This one started, like the VeeBee, being modelled with Metasequoia in 3D. I like using Metasequioa for modeling an original design because it is easy to learn and use. A model can be created fast and also easily changed. The design i had in mind was to create a fictitious twin engine racer that looks like it would have had two big V style engines mounted to the wings with a cockpit that would be as far back as possible making it look as though it was postioned back there to offset the weight of the engines like a GeeBee. I also wanted to give it a '30ish look, you just gotta love that era in avaition. Some of the most beautiful aircraft in my opinion were designed during that time. This model was modified and changed over time quite a bit from the original to how it looks here.
Basically the same thing was done as with the VeeBee, i saved the model in Metasequioa as a DXF and then imported it into TurboCad. This time the only part of the 3d model i ended up using was the fuse to get it's compound curvy shape. This pic shows that slices were taken from the fuse and nacelles. The nacelle slices weren't used as they are really just eclipses. The one problem with the slices in the pic and what happens when the model is saved as a DXF is that Metasequioa will used DirectX or OpenGL to smooth the surface of a model, that isn't retaind in the DXF file, model surfaces end up being composed and displayed as a bunch of smaller flat surfaces. I just tried to split the difference between the low and high spots using the bezier curve command in TurboCad to get smooth shapes for the formers again when tracing over the slices. The real designing and drawing was done in TurboCad, areas and moments were calculated and changed a little when needed as well as incidences. The actual rc model won't be an exact copy of the Metasequoia model, but as close as i could get to that and something that will hopefully stand a far better chance of flying.
The CAD plans now have been drawn and redrawn over the last couple years in between other projects, etc. Even though the designing stage was off and on, this one has always held my interest and I eventually wound up with two versions, one with an open cockpit and the other being enclosed like the Metasequoia model. The drawn parts of the fuselage, engine nacelles, wing center section and floats were put together in 3d (pics below) within TurboCad 9 Professional to check for mistakes, parts fit and the transition of the former shapes. A cutting file was also put together to send to AK Models to cut a kit for me.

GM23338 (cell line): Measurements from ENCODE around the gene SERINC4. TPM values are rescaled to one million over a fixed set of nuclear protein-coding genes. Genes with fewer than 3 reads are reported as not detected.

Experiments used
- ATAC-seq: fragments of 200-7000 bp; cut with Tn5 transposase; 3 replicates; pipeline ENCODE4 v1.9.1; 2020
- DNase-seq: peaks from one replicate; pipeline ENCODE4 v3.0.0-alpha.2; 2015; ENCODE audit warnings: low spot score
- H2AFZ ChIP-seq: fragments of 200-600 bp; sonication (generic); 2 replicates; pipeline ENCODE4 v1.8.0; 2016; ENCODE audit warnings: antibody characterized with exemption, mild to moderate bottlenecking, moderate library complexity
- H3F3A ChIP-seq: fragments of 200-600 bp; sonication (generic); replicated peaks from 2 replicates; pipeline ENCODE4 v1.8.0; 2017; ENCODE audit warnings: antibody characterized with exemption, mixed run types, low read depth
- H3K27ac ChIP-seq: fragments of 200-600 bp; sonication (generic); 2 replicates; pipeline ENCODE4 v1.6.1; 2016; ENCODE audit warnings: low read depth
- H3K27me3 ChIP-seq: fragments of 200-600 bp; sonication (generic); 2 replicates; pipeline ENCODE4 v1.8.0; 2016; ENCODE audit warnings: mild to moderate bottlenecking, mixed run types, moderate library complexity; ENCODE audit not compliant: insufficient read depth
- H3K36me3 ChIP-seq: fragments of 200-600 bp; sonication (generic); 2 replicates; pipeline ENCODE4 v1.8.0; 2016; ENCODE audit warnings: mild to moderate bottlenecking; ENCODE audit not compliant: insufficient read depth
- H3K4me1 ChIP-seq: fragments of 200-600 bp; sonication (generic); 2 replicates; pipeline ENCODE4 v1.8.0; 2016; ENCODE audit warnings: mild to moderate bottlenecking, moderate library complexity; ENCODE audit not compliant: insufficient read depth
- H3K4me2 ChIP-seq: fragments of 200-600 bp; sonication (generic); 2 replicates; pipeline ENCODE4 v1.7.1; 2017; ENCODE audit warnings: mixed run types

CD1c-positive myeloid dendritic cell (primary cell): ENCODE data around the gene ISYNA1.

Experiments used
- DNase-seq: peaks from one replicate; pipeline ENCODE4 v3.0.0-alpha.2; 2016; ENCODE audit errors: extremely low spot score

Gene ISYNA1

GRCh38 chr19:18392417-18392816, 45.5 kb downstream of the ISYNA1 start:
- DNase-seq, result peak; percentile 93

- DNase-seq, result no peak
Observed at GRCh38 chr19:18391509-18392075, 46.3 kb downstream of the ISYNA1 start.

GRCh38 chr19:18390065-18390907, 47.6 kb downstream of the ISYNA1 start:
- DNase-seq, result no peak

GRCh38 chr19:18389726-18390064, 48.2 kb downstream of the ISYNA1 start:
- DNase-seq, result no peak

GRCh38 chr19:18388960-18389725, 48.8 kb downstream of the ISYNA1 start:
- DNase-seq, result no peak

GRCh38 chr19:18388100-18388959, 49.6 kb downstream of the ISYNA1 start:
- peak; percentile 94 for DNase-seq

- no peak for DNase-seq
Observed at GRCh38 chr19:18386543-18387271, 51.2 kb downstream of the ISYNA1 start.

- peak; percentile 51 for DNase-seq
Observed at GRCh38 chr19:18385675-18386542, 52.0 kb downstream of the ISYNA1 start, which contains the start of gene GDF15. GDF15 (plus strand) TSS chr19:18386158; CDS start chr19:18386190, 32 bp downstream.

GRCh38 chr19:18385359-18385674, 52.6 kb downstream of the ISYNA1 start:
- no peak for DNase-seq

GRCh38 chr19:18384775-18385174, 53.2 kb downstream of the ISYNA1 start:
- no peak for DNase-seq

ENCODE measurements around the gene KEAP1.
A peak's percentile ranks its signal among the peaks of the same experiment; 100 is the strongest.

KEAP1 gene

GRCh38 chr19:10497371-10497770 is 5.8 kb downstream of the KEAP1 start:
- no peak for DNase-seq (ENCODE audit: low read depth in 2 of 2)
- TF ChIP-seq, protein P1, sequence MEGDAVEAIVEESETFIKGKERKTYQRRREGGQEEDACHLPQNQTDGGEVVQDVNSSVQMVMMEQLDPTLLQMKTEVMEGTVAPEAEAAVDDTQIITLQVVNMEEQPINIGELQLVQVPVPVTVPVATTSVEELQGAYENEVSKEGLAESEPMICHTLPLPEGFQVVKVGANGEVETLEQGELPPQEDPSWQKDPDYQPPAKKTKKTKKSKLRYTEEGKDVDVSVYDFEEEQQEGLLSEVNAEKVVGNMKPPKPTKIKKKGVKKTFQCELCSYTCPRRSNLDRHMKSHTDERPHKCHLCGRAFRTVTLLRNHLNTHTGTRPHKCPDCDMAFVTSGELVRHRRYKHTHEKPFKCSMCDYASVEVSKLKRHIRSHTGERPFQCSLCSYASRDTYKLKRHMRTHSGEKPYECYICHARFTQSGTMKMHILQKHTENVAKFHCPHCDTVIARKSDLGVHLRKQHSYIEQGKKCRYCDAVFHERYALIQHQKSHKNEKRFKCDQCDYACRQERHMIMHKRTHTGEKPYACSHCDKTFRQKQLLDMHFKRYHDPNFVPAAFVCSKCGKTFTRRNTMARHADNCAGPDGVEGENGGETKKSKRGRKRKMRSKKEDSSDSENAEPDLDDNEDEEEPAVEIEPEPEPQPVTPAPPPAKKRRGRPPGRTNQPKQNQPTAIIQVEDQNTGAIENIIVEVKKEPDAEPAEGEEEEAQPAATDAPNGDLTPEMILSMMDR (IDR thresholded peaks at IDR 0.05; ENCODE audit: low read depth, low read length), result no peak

Link to RCUniverse build thread.
Now this is where the build starts, hopefully, culminating in at least a flyable radio contolled aircraft. If not i guess it will be back to the drawing board.
I received a good size box from AKM containing a whole lot of laser cut goodness inside. I love this part, opening the box to check out all the laser cut parts that have been cut with the accuracy and intricacy that band saws, scroll saws, and disk sanders can't quite achieve (at least not by me). I also had a set of plans printed by Universal Reproductions located in Kamloops.
The fuselage was started first since i really wanted to see it all fleshed out in wood. Most of it was glued together using just aliphatic resin (carpenters yellow glue). The fuselage is built by laying the crutch flat on the building board and gluing the wing saddle formers and bottom fuse formers into place and then the keel pieces. The top fuse formers and keel pieces were then glued on next. the rear top portion of the fuse has to be removable for access to the rudder and elevator servos, those rear top formers must only be temporarily glued just enough to allow for planking.
Planking of the fuse was next. This is the only method i know that works good to sheet a fuselage of this type, especially the rear top and bottom sections of the fuse. I used 1/4" x 3/32" balsa stripped from sheet stock for planking. A good article on planking can be found here, it can take a little practice to get results that don't require much filler afterwards. This was the second time i've done planking on a plane, that how-to article really helped alot. After the planking, the fuse was filled where needed and sanded smooth, it was then glassed with light glass cloth (.5 oz/sq yard) and water based polyurethane.
NOTE: I switched from building the open cockpit version to the enclosed cockpit through the build. The last fuselage photo shows that the fuse with the enclosed cockpit.
The fuselage also needed a nose cone made. I made a plug out of blue foam and balsa that was sanded to shape and then glassed using epoxy resin. The plug was wet sanded to a really smooth finish and then used to make an epoxy glass mold for making the epoxy glass nose cone.Two engine cowls were made the same way, making molds definitely makes for quite a alot more work but was worth it. The full story here. Now i have two identical cowls! This mold only differs from the nose cone mold in that it is a two piece instead of a one piece.
Build is still on going, to be continued....